Designed by the Boston firm of Shepley, Bullfinch, Richardson, and Abbott, in the “Brutalist” style prevailing in the 1960s, this building opened in 1974. It was substantially altered in 1998-2001 to allow for a four-story glass atrium, a suspended staircase, a café and an enlarged museum store and a library. The ancient, Byzantine, medieval, Ethiopian, and 19th-century European collections are housed in this building as is the museum’s conservation laboratory, which is one of the oldest in the country.

This Greek-revival mansion, designed by John Rudolph Niernsee and erected between 1848 and 1850 for Dr. John Hanson Thomas, was long regarded as the most “elegant” house in Mount Vernon Place. Among the Thomas’s distinguished guests were the Prince of Wales, the future King Edward VII, and General Kossuth, the Hungarian freedom fighter. Since 1991, the house has been devoted to the Walters’ holdings of Asian art.

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Archimedes

Domenico-Fetti Archimedes 1620.jpg

Archimedes of Syracuse (Greek: Ἀρχιμήδης) (c. 287 BC – c. 212 BC) was a Greek mathematician, physicist, engineer, inventor, and astronomer. Although few details of his life are known, he is regarded as one of the leading scientists in classical antiquity. Among his advances in physics are the foundations of hydrostatics, statics and the explanation of the principle of the lever. He is credited with designing innovative machines, including siege engines and the screw pump that bears his name. Modern experiments have tested claims that Archimedes designed machines capable of lifting attacking ships out of the water and setting ships on fire using an array of mirrors.

Archimedes is generally considered to be the greatest mathematician of antiquity and one of the greatest of all time. He used the method of exhaustion to calculate the area under the arc of a parabola with the summation of an infinite series, and gave a remarkably accurate approximation of pi. He also defined the spiral bearing his name, formulas for the volumes of surfaces of revolution and an ingenious system for expressing very large numbers.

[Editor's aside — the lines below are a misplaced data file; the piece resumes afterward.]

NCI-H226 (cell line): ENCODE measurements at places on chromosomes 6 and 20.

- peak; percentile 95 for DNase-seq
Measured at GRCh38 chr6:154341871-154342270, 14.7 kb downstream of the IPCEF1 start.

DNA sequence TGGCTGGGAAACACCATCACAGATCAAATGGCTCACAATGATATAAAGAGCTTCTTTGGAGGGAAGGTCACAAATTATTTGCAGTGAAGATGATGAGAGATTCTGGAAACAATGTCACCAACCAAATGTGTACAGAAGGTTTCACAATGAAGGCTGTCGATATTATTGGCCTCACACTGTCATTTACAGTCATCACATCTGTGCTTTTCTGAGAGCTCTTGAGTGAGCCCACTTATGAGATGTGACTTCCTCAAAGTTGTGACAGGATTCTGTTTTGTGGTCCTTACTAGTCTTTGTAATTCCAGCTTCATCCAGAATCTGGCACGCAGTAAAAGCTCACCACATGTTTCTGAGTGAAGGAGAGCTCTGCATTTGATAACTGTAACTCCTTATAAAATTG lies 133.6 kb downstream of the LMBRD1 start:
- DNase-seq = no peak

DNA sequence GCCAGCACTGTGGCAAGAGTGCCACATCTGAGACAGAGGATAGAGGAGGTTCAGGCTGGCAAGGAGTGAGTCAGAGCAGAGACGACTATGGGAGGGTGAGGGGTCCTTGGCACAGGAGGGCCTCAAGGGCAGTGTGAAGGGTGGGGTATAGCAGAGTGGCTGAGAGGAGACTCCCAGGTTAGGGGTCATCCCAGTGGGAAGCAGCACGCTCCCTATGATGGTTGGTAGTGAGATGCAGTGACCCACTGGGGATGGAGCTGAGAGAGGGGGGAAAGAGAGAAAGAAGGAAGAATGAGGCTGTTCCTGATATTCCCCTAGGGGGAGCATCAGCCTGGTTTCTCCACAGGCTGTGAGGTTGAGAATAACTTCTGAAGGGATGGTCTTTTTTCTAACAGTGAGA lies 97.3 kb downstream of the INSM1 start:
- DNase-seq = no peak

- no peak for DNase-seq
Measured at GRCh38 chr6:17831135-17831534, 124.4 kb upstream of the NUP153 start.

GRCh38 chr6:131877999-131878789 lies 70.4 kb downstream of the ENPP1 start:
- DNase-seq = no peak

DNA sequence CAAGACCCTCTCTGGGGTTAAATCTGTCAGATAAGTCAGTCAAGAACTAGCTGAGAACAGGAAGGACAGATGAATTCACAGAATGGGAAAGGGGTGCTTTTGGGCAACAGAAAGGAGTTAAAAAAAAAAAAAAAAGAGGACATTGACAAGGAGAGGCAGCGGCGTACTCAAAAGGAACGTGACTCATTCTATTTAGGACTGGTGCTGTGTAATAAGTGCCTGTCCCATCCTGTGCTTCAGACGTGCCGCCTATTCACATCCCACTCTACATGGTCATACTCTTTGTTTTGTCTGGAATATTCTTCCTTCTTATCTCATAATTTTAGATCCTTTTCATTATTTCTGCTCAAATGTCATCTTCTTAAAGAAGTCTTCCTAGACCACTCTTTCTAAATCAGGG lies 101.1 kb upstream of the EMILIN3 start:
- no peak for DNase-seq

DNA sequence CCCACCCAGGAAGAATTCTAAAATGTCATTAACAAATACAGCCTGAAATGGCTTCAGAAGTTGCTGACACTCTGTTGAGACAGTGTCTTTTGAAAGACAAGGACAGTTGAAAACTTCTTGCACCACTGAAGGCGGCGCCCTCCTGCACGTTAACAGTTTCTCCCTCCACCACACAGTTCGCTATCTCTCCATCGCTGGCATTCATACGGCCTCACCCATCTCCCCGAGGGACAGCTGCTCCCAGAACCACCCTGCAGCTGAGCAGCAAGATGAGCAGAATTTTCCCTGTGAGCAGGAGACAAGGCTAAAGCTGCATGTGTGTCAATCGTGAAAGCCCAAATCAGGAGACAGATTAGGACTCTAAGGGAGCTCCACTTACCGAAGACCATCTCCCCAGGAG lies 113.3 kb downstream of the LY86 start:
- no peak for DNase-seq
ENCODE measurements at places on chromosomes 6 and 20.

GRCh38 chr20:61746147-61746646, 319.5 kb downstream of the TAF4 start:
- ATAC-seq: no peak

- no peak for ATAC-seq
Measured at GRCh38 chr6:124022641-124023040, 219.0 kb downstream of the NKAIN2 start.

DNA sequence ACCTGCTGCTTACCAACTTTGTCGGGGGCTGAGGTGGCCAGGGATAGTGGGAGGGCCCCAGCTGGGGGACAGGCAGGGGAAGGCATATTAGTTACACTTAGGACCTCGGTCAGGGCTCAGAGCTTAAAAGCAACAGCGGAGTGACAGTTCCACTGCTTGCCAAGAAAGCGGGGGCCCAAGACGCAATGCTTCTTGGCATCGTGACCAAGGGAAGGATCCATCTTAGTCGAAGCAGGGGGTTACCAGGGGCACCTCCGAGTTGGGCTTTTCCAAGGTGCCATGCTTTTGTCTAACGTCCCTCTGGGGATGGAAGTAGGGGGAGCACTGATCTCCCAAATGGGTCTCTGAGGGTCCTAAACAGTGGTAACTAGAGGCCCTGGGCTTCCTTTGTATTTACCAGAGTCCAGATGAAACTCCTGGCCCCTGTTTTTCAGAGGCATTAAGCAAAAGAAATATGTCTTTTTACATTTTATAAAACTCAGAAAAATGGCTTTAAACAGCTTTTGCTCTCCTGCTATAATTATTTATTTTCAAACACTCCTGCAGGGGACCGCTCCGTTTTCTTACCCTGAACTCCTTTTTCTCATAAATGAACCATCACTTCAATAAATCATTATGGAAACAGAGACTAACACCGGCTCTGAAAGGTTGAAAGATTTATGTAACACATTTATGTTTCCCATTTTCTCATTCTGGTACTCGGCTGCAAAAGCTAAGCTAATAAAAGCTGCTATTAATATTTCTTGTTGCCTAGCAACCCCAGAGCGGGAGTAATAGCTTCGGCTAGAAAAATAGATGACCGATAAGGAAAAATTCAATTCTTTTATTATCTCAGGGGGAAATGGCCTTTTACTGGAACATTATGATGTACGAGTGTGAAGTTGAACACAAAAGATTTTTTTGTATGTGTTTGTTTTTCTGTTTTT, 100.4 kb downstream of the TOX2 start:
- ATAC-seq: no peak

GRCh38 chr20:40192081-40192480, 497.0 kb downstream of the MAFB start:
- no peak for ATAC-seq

Archimedes died during the Siege of Syracuse when he was killed by a Roman soldier despite orders that he should not be harmed. Cicero describes visiting the tomb of Archimedes, which was surmounted by a sphere inscribed within a cylinder. Archimedes had proven that the sphere has two thirds of the volume and surface area of the cylinder (including the bases of the latter), and regarded this as the greatest of his mathematical achievements.

Unlike his inventions, the mathematical writings of Archimedes were little known in antiquity. Mathematicians from Alexandria read and quoted him, but the first comprehensive compilation was not made until c. AD 530 by Isidore of Miletus, while commentaries on the works of Archimedes written by Eutocius in the sixth century AD opened them to wider readership for the first time. The relatively few copies of Archimedes' written work that survived through the Middle Ages were an influential source of ideas for scientists during the Renaissance, while the discovery in 1906 of previously unknown works by Archimedes in the Archimedes Palimpsest has provided new insights into how he obtained mathematical results.